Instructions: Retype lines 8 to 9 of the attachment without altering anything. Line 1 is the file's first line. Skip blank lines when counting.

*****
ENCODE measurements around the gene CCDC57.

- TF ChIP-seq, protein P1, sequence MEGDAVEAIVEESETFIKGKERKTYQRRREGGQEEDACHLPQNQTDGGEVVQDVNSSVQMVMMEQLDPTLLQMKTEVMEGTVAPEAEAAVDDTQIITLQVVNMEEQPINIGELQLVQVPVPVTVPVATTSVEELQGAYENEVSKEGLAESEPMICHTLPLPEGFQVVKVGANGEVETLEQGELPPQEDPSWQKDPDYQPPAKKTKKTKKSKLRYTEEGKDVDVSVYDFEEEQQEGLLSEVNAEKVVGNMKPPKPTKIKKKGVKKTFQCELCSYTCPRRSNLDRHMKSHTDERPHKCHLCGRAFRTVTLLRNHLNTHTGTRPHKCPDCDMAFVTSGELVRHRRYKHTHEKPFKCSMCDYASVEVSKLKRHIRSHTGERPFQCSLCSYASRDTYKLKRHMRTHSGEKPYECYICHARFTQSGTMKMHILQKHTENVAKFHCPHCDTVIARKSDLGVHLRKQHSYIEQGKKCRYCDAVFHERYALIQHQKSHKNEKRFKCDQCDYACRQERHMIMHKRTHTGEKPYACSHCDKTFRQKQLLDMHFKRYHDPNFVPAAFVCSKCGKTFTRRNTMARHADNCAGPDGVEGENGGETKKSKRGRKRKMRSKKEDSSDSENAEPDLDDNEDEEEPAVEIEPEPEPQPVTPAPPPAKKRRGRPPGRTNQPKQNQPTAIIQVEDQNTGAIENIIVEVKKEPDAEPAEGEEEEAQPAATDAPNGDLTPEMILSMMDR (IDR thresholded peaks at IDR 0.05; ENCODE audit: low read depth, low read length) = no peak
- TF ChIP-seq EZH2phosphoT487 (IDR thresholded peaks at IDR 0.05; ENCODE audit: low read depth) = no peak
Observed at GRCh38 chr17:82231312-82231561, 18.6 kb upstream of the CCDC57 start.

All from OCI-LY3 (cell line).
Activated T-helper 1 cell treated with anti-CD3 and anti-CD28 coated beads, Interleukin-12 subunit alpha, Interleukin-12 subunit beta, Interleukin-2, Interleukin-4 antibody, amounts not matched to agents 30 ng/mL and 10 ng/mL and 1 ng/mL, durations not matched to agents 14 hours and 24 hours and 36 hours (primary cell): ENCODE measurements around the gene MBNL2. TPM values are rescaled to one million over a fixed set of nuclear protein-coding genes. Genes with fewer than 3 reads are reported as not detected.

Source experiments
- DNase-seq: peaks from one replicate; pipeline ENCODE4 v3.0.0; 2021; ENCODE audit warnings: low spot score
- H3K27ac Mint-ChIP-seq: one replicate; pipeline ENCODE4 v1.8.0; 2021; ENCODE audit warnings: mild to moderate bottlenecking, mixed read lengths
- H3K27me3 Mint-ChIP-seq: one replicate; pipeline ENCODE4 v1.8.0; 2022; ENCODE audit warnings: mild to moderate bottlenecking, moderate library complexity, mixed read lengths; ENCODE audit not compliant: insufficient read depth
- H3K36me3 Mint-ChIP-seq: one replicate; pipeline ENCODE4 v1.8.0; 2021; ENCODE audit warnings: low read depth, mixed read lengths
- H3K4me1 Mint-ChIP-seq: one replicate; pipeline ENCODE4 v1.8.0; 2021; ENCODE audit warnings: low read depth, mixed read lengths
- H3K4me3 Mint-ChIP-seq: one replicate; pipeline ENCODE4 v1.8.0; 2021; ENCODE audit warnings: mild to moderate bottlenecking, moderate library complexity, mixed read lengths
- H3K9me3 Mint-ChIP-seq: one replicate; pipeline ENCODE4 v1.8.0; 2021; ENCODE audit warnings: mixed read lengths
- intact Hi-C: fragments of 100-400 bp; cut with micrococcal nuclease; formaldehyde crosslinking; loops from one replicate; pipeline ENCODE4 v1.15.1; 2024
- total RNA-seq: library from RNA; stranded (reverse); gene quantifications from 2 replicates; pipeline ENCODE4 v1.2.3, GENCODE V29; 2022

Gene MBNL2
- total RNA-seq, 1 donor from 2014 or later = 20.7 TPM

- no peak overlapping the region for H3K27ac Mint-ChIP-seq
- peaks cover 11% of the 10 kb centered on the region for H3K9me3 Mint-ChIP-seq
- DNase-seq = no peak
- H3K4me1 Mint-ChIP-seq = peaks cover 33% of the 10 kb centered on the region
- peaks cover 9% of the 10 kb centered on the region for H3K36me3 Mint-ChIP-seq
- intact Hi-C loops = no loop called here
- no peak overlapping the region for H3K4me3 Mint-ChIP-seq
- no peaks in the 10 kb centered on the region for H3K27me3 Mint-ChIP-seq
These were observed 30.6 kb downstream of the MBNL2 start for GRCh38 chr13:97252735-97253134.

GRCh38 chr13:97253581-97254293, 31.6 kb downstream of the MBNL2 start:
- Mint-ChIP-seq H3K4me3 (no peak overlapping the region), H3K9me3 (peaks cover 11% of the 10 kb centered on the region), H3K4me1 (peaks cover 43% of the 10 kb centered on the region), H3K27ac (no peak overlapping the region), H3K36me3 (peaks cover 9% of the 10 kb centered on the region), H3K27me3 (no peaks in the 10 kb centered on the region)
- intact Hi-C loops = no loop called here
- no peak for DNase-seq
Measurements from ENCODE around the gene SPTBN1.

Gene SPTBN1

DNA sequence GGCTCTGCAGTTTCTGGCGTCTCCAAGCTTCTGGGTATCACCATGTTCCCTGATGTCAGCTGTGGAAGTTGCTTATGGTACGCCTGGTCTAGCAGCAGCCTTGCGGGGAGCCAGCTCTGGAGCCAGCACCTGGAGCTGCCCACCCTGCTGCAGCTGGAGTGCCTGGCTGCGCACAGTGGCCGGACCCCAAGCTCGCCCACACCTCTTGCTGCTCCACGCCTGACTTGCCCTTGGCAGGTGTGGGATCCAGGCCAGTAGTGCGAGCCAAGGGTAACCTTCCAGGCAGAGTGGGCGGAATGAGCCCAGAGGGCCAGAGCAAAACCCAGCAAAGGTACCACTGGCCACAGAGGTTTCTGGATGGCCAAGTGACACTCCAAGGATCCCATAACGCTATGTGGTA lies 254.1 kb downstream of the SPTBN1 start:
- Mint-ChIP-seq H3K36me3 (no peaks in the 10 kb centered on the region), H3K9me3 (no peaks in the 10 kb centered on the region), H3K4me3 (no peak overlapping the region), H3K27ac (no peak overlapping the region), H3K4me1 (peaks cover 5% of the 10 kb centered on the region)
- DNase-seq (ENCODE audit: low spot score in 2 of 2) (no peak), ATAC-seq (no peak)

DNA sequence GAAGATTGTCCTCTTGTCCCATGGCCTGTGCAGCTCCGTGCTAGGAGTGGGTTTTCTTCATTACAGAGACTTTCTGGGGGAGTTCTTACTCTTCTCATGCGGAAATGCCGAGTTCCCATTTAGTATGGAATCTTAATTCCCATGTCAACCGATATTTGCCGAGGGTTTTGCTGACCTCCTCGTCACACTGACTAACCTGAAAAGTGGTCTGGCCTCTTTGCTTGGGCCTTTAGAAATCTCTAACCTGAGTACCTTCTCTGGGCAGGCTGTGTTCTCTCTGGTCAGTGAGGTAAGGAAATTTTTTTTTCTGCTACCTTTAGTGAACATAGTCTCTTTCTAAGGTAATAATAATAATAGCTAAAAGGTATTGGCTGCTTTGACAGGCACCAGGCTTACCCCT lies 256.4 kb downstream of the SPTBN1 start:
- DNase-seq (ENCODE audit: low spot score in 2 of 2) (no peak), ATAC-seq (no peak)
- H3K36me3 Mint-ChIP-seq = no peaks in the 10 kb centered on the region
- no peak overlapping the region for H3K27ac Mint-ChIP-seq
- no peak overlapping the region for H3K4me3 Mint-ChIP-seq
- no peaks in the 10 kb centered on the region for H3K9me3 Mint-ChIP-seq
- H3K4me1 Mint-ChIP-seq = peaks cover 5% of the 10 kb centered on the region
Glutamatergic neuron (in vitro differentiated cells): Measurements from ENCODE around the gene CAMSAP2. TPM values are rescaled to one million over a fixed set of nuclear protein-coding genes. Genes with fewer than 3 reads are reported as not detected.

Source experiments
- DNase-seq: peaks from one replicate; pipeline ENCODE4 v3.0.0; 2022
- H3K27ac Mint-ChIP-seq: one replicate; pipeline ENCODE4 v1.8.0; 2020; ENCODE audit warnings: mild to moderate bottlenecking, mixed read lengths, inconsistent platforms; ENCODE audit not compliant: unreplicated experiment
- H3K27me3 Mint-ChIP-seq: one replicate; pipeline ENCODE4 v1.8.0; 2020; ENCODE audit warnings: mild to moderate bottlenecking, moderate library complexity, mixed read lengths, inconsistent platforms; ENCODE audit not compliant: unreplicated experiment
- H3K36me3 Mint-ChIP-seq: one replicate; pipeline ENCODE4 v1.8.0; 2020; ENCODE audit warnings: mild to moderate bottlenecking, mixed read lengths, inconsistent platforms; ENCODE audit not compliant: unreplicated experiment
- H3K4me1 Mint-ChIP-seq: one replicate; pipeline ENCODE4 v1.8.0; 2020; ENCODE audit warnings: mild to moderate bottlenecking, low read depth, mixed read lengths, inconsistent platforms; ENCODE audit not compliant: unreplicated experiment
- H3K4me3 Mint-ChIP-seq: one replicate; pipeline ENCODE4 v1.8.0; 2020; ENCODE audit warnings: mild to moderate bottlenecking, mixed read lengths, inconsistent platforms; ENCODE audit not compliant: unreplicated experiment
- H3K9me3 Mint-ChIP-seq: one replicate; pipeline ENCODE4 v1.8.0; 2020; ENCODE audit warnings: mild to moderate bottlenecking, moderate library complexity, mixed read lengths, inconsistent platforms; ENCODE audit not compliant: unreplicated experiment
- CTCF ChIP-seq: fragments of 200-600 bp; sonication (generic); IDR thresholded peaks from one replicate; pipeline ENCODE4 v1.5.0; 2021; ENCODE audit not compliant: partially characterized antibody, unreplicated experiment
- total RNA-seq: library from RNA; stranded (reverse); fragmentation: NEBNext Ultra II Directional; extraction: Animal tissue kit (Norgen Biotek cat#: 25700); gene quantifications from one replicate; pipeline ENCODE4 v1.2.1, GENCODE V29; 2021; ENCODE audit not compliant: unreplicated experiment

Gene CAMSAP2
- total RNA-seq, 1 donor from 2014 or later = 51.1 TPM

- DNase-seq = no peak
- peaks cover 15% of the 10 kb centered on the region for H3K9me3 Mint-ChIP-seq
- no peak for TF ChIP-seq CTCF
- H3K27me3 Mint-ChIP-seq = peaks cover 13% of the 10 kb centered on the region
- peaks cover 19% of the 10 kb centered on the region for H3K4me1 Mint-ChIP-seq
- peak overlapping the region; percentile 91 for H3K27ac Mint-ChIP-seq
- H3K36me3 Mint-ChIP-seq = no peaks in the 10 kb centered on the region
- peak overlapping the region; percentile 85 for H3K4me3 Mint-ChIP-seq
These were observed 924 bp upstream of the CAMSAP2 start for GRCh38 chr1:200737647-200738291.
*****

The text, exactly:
- DNase-seq: peaks from one replicate; pipeline ENCODE4 v3.0.0; 2021; ENCODE audit warnings: low spot score
- H3K27ac Mint-ChIP-seq: one replicate; pipeline ENCODE4 v1.8.0; 2021; ENCODE audit warnings: mild to moderate bottlenecking, mixed read lengths